Placing target 2x Stop loss is overrated

Discussion in 'Risk Management' started by faith4more, Jul 28, 2010.

  1. Been trading for a long time. Many will tell only way to be profitable is to at least have target/ stop loss ratio at 2x or above with target being at least twice the stop.

    I disagree. Have live traded, tested to the nth degree, rehashed, reworked etc..... for 10 years.

    My conclusion wide stops and tight targets work perfectly fine. I run a stop 2x wide as my target with the trend and consistently get great results.

    Every market, and every strategy is different but this works for me.

    It is also a myth that only way to make money in market is let your winners run. You can make it that way but your profitability will depend on a few trades where as defined targets spread out your profits among many trades. If you happen to miss those few trades where there were runners your blown.
  2. Bad traders take bad risk-reward propositions. What is your hit rate?
  3. I get stopped around 20% of the time. I usually average a 1.8 profit factor. I resisted wide stops for years but was putting way to much weight on width of the stop in my analysis. I am not saying it is not important but profit factor trumps it. I refused to go wider out of fear even though my numbers were telling me something different.

    Of course each strategy has different parameters and some strategies potentially will get you killed with wider stops especially ones that take a lot of trades. I maybe trade 130 times in a year and never hold overnight so it is very controlled. I also use strict money management.

  4. We used to have a customer at the bank using that kind of strategy.. Very tight target and let the market goes against him....

    He made money for about 4 years mainly in the carry trade pairs. In 2008 and the Lehman problem.... He did the same thing.... It will come back...

    Now he still long GBP/JPY, CAD/JPY, Cable etc.. right at the top... HE lost twice as much in few months what he made in few years...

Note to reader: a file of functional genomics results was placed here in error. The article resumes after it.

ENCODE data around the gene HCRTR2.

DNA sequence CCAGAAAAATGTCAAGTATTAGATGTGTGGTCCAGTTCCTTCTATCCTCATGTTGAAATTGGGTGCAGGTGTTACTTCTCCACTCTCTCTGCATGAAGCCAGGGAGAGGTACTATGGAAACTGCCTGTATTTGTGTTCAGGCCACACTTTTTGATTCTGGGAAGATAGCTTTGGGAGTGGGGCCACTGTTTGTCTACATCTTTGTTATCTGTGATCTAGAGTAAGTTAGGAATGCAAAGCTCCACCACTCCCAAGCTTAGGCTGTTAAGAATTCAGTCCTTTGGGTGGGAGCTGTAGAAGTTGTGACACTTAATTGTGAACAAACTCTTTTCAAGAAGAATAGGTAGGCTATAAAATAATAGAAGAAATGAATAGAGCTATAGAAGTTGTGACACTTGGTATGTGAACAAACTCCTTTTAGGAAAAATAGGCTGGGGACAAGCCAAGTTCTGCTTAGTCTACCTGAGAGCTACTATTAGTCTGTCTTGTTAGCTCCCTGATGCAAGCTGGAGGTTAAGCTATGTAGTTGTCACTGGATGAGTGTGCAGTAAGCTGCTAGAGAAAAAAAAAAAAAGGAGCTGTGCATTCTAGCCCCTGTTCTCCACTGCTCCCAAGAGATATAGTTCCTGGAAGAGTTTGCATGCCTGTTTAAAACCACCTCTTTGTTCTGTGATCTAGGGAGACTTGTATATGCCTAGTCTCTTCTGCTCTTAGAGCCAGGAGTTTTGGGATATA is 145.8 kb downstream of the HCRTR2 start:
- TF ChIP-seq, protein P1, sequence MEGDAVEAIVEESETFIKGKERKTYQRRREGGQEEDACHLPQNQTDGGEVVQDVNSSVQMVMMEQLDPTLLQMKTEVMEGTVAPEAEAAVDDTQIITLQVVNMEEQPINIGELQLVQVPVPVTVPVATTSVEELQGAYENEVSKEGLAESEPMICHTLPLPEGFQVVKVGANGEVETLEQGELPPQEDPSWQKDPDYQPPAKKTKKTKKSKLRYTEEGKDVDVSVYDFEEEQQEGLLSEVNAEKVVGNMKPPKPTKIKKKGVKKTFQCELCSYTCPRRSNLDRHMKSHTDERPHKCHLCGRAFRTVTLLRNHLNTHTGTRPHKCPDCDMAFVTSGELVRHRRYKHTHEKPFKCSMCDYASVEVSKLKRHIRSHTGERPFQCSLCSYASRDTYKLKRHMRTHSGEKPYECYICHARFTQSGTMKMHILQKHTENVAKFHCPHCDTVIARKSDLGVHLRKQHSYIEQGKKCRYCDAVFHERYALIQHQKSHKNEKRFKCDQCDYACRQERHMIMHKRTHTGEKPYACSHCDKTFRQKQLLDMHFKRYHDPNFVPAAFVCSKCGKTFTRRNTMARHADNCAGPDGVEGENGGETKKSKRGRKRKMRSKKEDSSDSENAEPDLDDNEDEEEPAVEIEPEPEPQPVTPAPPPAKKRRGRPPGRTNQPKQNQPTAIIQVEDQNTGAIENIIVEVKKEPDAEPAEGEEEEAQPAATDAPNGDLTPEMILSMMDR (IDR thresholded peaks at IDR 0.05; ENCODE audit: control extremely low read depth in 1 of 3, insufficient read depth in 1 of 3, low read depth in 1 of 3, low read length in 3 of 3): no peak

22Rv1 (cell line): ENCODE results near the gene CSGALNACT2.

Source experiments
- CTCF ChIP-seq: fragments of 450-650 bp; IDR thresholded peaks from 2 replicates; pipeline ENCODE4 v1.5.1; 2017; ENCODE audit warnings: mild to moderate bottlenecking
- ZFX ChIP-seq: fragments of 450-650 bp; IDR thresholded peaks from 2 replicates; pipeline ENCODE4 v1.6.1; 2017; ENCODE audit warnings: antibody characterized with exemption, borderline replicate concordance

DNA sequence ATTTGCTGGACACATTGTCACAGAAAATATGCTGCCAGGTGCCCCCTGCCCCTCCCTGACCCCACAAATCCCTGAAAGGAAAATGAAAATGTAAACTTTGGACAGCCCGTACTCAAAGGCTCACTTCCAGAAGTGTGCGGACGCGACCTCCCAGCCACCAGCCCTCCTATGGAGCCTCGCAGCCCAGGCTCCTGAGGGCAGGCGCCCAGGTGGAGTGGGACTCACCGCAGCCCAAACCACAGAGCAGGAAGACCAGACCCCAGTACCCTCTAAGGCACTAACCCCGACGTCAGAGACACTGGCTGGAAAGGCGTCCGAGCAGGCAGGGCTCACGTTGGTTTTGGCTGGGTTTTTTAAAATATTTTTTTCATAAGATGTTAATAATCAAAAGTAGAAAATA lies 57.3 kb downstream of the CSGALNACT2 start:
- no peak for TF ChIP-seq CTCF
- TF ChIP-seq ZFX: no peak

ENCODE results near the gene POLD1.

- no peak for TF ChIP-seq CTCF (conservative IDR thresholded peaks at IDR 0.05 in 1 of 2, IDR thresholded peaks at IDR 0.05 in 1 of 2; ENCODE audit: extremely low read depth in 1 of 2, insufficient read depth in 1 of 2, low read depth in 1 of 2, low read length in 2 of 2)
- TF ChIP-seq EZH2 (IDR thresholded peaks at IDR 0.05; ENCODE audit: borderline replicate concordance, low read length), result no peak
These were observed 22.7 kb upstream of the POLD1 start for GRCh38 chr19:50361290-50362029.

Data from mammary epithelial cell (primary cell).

It s pretty similar to your strategy but at least you are using some stop.

    Personally I could not live using that kind of strategy, I am glad it s working for you.

    I wish you luck.
  5. olias


    I haven't found a way, but I value your input. Maybe opening up people to the idea of using wider stops and narrow targets could be the difference-maker for them. The most important thing is that you have rules and stick to them rather than trying to wing it
  6. R/R is meaningless as far as profits. It all depends on the win rate. If you have an edge with a high win rate, you can have target/stop < 1.

    This paper shows the relation of R/R to win rate and the author discusses some of the possibilities.

    I prefer to stay at the middle of this with target/stop =1.
  7. LeeD


    Every trader creates their own sets of rules: whatever works best. "Target >= 2x Stop loss" is exceptionally good at sending a beginning trader in the right direction:
    1) Having target substantially larger than stop helps the bottom line. Even if only around 50% trades are successful, this rule leads to a good profit factor.
    2) The rule creates the right mindset: wait for good trade opportunity. Even if set-up is there, the rule requires a good entry price. If a good entry price is not reached, patiently missing a perfectly good set-up improves discipline. The importance of waiting for a perfect set-up and then for the right entry should not be underestimated.
    3) Lower absolute loss per trade makes it easier to fully "accept risk", start a trade and execute the stop in a disciplined way.
    4) While psychology is not there yet, lower loss per trade offers better tolerance to mistakes.
  8. Couldn't agree more.

  9. bigb


    yes both ways could work and are appropriate as long as the win% is in line with your R/R. Some are better at swinging for homeruns but strike out more. Others go for singles and occasionally strike out. I too prefer the singles strategy of the daily grind.
  10. bigb


    I see what your saying but I don't see how this example relates to what the OP is pointing out. He is saying to use stops but that your targets don't have to be twice as big to be profitable. He is also talking about a finite period trade.
    #10     Jul 29, 2010